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Targeted gene silencing drugs are more than 500 times more effective with new delivery method

Date:
December 21, 2012
Source:
Mary Ann Liebert, Inc., Publishers
Summary:
Small interfering RNAs (siRNAs) are a potent new drug class that can silence a disease-causing gene, but delivering them to a target cell can be challenging. An innovative delivery approach dramatically increases the efficacy of an siRNA drug targeted to the liver and has made it possible to test the drug in non-human primates/
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FULL STORY

Small interfering RNAs (siRNAs) are a potent new drug class that can silence a disease-causing gene, but delivering them to a target cell can be challenging. An innovative delivery approach that dramatically increases the efficacy of an siRNA drug targeted to the liver and has made it possible to test the drug in non-human primates is described in an article in Nucleic Acid Therapeutics.

In a new article  Wong and colleagues from Arrowhead Madison Inc. (Madison, WI) present a novel strategy to overcome the difficulty in delivering high levels of a gene knockdown siRNA drug to liver cells. While the cholesterol-conjugated siRNA drug is taken up preferentially by the liver, it is encapsulated in membrane-bound globules called endosomes and cannot reach the cells' DNA to exert its gene silencing effect. The researchers co-injected a polymer with the drug that also targets the liver and, once inside liver cells, breaks open the endosomes, releasing the siRNA drug.

"The promise of siRNAs is as strong as ever and is becoming even more so with progress in delivering these molecules to the right place at the right time," says Executive Editor Fintan Steele, PhD, SomaLogic, Inc., Boulder, CO. "The work by Wong and colleagues is another important step towards realizing this promise."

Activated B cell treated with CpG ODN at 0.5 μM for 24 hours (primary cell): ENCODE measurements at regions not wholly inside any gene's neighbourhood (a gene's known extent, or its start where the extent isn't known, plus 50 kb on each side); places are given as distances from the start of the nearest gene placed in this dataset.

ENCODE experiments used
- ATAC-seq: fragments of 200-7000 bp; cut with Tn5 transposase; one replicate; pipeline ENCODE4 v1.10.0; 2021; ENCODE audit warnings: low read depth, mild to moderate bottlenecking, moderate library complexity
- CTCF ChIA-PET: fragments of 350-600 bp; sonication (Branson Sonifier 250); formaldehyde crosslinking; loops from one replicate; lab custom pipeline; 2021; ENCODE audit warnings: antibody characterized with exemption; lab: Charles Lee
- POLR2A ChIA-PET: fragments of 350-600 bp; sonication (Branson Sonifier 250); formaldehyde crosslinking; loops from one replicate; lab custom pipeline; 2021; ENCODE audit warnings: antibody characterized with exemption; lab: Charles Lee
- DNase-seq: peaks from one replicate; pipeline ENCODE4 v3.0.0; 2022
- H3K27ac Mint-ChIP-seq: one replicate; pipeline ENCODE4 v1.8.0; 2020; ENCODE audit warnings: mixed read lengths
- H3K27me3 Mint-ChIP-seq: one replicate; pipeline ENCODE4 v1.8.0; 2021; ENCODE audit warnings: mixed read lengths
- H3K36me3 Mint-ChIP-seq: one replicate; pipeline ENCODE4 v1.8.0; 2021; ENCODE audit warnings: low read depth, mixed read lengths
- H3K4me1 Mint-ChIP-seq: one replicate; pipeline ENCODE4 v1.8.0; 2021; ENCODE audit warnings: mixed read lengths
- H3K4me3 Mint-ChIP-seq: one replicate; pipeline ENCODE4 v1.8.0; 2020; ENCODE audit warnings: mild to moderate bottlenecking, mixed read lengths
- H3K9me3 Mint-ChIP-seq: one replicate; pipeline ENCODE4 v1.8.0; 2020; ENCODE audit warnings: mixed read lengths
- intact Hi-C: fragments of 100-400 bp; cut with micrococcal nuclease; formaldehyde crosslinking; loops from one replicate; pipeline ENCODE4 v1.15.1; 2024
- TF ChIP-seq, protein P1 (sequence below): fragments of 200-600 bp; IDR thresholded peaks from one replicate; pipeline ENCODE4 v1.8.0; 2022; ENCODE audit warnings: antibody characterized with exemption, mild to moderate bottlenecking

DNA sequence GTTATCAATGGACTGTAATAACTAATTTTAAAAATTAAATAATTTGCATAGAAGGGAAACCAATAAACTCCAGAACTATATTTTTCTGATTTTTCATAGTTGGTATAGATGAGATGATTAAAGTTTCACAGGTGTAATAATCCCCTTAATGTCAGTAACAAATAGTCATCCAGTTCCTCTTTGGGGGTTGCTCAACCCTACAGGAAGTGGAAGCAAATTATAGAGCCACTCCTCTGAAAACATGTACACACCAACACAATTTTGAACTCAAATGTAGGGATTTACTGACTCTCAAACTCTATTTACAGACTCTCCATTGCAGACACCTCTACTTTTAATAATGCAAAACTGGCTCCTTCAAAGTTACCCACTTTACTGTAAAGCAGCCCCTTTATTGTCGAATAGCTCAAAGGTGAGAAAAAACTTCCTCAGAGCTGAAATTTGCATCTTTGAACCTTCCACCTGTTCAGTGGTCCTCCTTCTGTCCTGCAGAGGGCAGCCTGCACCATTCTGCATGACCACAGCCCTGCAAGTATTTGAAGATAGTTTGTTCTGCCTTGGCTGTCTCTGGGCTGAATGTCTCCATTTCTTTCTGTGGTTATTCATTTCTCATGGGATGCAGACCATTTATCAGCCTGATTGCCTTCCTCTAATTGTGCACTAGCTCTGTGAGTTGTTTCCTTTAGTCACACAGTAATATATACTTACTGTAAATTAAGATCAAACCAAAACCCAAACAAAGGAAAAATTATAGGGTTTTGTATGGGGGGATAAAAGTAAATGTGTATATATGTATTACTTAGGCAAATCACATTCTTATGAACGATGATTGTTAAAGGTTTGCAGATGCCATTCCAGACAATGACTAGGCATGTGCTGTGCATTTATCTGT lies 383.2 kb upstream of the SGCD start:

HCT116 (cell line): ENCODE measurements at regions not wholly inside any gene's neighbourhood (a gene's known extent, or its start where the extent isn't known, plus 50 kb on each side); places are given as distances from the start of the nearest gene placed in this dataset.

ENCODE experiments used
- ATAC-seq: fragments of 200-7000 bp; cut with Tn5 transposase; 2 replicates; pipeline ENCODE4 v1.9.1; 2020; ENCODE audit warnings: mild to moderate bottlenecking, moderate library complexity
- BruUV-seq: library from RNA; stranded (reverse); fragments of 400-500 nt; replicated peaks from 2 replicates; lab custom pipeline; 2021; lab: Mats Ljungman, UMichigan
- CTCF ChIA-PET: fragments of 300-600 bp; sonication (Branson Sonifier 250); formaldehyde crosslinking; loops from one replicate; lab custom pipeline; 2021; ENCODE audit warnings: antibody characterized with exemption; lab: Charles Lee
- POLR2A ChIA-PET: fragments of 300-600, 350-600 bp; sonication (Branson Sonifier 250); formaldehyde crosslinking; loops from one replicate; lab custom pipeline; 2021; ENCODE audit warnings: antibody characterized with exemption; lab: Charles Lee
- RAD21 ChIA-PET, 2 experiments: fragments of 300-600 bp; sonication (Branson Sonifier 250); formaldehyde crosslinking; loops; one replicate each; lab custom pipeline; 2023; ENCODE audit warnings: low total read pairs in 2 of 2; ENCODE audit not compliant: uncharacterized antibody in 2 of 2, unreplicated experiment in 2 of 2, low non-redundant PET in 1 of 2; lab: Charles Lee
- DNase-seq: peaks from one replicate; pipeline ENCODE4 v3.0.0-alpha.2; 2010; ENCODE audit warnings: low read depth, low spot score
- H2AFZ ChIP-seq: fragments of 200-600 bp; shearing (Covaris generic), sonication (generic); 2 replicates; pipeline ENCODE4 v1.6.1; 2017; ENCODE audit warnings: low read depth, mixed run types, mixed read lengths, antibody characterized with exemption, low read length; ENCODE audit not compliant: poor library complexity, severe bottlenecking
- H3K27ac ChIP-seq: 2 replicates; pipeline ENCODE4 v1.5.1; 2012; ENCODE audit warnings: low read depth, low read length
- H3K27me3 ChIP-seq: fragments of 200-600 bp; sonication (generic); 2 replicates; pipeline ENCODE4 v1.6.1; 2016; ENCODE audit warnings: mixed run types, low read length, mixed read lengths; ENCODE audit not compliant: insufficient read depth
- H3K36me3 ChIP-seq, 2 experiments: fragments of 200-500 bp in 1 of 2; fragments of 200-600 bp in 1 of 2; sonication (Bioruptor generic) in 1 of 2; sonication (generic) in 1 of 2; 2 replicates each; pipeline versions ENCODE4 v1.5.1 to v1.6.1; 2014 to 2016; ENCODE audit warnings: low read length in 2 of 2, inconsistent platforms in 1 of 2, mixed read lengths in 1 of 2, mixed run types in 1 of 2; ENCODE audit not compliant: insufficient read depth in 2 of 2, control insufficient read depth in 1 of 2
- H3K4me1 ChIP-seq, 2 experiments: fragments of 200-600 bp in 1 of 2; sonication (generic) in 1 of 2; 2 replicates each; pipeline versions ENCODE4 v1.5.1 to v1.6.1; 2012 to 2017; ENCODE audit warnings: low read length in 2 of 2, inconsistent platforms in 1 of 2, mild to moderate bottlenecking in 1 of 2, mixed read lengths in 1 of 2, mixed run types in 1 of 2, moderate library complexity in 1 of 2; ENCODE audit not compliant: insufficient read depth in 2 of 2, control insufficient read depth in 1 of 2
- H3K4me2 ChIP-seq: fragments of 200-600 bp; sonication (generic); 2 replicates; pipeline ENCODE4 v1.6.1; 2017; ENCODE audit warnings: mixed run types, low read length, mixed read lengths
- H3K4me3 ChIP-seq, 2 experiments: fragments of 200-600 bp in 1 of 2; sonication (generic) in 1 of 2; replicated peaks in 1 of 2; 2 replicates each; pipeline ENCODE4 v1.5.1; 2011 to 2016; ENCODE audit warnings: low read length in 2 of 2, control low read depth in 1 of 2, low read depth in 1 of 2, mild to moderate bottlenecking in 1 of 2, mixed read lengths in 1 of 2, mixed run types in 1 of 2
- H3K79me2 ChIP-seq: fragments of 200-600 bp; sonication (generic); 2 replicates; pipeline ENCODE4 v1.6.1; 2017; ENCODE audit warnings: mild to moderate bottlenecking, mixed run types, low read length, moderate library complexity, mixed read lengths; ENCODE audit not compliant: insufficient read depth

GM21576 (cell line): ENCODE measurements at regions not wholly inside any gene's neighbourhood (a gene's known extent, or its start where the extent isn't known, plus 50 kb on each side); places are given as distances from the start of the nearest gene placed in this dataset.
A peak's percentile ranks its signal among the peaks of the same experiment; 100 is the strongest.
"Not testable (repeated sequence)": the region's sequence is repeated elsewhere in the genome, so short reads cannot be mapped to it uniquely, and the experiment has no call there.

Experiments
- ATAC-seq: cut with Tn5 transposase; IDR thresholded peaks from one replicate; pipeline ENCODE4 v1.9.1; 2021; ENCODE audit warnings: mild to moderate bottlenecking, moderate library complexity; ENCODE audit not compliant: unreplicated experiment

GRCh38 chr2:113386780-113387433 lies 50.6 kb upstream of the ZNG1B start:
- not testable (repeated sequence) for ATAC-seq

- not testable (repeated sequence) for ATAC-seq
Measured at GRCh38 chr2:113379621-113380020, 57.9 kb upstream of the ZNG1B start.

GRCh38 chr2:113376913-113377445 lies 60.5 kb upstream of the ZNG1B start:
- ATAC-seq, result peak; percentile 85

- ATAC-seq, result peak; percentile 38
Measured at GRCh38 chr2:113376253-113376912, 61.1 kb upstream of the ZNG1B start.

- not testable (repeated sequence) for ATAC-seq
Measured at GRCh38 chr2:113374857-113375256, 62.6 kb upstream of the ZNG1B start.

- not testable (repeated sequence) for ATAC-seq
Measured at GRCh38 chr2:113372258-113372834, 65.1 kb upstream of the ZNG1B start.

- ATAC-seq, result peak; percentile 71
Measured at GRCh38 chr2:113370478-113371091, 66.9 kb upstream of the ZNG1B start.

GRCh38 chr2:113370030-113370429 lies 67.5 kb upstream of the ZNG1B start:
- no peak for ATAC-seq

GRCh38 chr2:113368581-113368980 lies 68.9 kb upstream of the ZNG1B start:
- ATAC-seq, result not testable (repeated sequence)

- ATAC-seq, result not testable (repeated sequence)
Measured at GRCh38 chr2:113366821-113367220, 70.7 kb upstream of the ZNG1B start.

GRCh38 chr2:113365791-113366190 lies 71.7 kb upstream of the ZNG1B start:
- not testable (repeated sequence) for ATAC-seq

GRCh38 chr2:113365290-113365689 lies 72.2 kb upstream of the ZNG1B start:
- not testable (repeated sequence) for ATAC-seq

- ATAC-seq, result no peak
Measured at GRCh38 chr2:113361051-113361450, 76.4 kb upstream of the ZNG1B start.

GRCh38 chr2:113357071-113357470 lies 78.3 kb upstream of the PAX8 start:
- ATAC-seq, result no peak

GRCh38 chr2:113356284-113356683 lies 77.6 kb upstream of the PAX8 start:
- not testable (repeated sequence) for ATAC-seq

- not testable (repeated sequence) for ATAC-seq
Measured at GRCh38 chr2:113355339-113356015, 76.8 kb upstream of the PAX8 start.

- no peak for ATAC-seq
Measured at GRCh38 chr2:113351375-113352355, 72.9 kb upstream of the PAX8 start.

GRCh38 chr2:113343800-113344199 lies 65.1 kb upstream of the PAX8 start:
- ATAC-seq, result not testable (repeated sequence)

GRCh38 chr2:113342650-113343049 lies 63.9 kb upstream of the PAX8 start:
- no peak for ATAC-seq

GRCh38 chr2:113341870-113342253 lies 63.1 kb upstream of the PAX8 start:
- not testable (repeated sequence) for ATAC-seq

Story Source:

The above story is based on materials provided by Mary Ann Liebert, Inc., Publishers. Note: Materials may be edited for content and length.


Journal Reference:

  1. So C. Wong, Jason J. Klein, Holly L. Hamilton, Qili Chu, Christina L. Frey, Vladimir S. Trubetskoy, Julia Hegge, Darren Wakefield, David B. Rozema, and David L. Lewis. Co-Injection of a Targeted, Reversibly Masked Endosomolytic Polymer Dramatically Improves the Efficacy of Cholesterol-Conjugated Small Interfering RNAs In Vivo. Nucleic Acid Therapeutics, December 2012, 22(6): 380-390 DOI: 10.1089/nat.2012.0389

Cite This Page:

Mary Ann Liebert, Inc., Publishers. "Targeted gene silencing drugs are more than 500 times more effective with new delivery method." ScienceDaily. ScienceDaily, 21 December 2012. <www.sciencedaily.com/releases/2012/12/121221123418.htm>.
Mary Ann Liebert, Inc., Publishers. (2012, December 21). Targeted gene silencing drugs are more than 500 times more effective with new delivery method. ScienceDaily. Retrieved May 24, 2015 from www.sciencedaily.com/releases/2012/12/121221123418.htm
Mary Ann Liebert, Inc., Publishers. "Targeted gene silencing drugs are more than 500 times more effective with new delivery method." ScienceDaily. www.sciencedaily.com/releases/2012/12/121221123418.htm (accessed May 24, 2015).

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